On Bears and Beards
When you think of someone who’s a conservationist, who do you think of?
I think of the Burt’s Bees guy; gray beard, weather-worn flannel shirt tucked into belted slacks, yodeling through the woods without a care in the world.
Spiritually, that’s not far from the truth.
Paraphrasing a passage from John Muir’s My First Summer in the Sierra:
July 21st, 1869, John Muir is in Yosemite helping take sheep to pasture for the summer. Out on a hike, his dog, Carlo, alerts him to an animal nearby, which Muir judges to be a brown bear.
Intrigued, Muir seeks out the brown bear and finds it in a flowery, sun-dappled forest meadow and watches it from behind a boulder.
Deciding he’d like to see the bear in running form, Muir decides to run AT THE BEAR.
The bear turns towards Muir, lowers its head, and looks directly at Muir, taking a few steps towards him.
Muir decides to “be like the bear.” He stares into his adversary’s eyes and holds his ground until his inexplicably placated foe saunters away.
From Lakes to Legislatures
That’s one story among many within the pantheon of American conservationists. John Muir, Henry David Thoreau, and Aldo Leopold paved the way for the modern environmentalist movement.
Conservation was a movement from the 1850s to the 1920s that focused on managing and protecting resources for future use by humans – think sustainable logging or managing a large natural area to allow camping and canoeing.
The modern environmental movement emerged from conservation around the 1950s with legislation to control air and water pollution. Rachel Carson’s Silent Spring also played a critical role during this period, spurring legislation limiting the biologically cataclysmic effect of heavy pesticide use.
Environmentalism emerged as an all-encompassing movement to include the political, economic, and social aspects of protecting nature.
Thus, the United States expanded from focusing on protecting the environment from direct harm, like logging and grazing, to protecting the environment from dispersed harm, like DDT use in agriculture.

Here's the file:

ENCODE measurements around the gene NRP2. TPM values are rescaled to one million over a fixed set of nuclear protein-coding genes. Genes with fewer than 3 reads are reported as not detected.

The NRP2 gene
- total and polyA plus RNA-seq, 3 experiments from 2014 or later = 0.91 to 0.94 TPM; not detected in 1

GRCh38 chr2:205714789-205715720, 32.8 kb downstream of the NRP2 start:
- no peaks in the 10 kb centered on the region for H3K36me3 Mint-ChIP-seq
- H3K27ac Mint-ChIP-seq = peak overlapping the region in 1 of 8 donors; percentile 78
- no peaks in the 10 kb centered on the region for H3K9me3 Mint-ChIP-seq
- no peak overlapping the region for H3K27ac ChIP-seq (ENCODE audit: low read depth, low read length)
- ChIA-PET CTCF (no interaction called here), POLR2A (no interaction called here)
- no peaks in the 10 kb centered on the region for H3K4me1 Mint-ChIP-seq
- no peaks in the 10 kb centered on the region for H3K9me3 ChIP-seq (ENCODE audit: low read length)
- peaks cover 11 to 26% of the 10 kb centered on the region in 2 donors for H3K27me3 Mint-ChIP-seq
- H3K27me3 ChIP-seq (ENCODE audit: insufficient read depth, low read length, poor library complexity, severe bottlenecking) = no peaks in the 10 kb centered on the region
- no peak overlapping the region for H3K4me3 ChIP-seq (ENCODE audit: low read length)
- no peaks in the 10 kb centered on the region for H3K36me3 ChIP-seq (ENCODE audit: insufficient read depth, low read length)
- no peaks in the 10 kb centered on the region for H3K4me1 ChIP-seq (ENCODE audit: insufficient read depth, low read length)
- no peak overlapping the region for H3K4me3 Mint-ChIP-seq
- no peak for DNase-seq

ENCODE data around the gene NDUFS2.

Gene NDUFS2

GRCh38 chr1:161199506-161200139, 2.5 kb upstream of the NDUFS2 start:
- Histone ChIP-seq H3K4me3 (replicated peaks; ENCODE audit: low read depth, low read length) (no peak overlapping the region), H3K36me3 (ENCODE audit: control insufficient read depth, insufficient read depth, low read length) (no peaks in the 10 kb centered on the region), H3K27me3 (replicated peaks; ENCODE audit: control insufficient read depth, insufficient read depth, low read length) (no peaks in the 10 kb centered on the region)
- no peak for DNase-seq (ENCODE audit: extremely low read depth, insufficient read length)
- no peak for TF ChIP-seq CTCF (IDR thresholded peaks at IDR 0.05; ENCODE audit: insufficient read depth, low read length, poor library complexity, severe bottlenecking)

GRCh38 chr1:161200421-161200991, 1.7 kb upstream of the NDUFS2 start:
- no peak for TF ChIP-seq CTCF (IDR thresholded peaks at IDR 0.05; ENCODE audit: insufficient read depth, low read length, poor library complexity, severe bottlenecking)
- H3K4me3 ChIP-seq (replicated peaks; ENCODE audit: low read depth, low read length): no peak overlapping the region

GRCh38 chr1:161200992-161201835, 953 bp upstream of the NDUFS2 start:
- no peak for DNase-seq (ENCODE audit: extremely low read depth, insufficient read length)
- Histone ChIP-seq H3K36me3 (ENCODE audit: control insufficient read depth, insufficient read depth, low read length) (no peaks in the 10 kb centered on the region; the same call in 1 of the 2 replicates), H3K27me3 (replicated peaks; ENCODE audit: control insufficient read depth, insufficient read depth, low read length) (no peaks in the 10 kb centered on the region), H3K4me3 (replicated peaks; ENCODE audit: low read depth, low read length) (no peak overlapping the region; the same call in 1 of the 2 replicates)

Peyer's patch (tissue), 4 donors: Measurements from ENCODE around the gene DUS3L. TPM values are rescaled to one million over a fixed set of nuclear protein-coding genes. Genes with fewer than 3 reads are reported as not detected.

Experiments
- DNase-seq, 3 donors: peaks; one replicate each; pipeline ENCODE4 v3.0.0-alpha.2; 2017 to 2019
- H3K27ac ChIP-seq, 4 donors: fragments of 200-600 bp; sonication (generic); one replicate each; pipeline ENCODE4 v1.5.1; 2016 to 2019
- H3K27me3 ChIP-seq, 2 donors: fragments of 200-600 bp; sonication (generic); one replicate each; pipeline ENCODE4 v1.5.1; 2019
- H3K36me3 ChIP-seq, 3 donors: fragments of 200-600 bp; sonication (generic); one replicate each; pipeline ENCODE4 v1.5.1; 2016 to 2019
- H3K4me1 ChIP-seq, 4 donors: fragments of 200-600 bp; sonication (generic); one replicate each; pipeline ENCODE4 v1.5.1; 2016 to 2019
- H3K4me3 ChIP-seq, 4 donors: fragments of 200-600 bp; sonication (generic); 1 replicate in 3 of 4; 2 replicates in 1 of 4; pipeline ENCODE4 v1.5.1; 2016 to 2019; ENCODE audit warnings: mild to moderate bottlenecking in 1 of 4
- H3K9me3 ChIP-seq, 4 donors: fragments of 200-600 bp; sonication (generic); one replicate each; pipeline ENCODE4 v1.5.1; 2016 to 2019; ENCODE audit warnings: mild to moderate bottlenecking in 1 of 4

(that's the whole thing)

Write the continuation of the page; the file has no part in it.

However, as society expands, so too do environmental threats.
We are currently in the midst of a paradigm shift in response to greenhouse gas emissions.
The conservationist and environmentalist movements were responses to the specific threats of their time. We started by conserving a specific ecosystem then progressed to protecting a larger swath of the interconnected environment.
Now, we’re working to protect the global environment from the existential threat of climate change, namely the development of technologies to address greenhouse gas pollution.
In popular vernacular, these technologies are known as cleantech.
Connecting Cleantech Back to Conservation
Engineers, entrepreneurs, and scientists are responding to the existential threat of climate change by working on the technologies that will help our society reach circular economy milestones– like removing CO₂ out of the atmosphere and using microbes to extract resources out of waste.
While the value of cleantech can often be obscured in buzzwords and financial metrics, ultimately, the technologies cleantech is pioneering connect intimately to the land, forests, rivers, and mountains.
Cleantech is in pursuit of the same environmental goals that conservationists were pursuing some 172 years ago, albeit on a much larger scale.
Scientists, engineers, and entrepreneurs are modern-day Muirs working for the betterment of the global environment, a new breed of conservationists.
..Minus the huge beards and close proximity to bears.
The New Conservation
Thus, I’d like to be the first to propose a novel definition of the phrase, The New Conservation.
The New Conservation is the collective development and implementation of technologies that will mitigate climate change and the disruption of the global environment.
This idea is highly valuable because it connects technology to the land, rather than siloing cleantech and conservation into two separate buckets.
If we implement tech to reduce atmospheric CO₂, wildfire severity will decrease, preserving our forests. If we get our raw materials from waste, we don’t have to destroy the environment to mine for natural resources.
Cleantech as conservation is a connection we cannot lose sight of as we enter the most critical years of the climate fight.
About The Author
NNSA Fellow at Pacific Northwest National Laboratory
John currently works at the Pacific Northwest National Laboratory as an Engineering Analyst Fellow. He has his master’s in Biotechnology, Sustainability, and Entrepreneurship from Northwestern University and has conducted research on microbial wastewater mitigation, soil batteries, and biomass chemical conversion and valorization. His goal is to help the world develop, understand, and embrace solutions to the climate crises. In his spare time he enjoys trail running, cycling, rock climbing, reading books, and playing the banjo.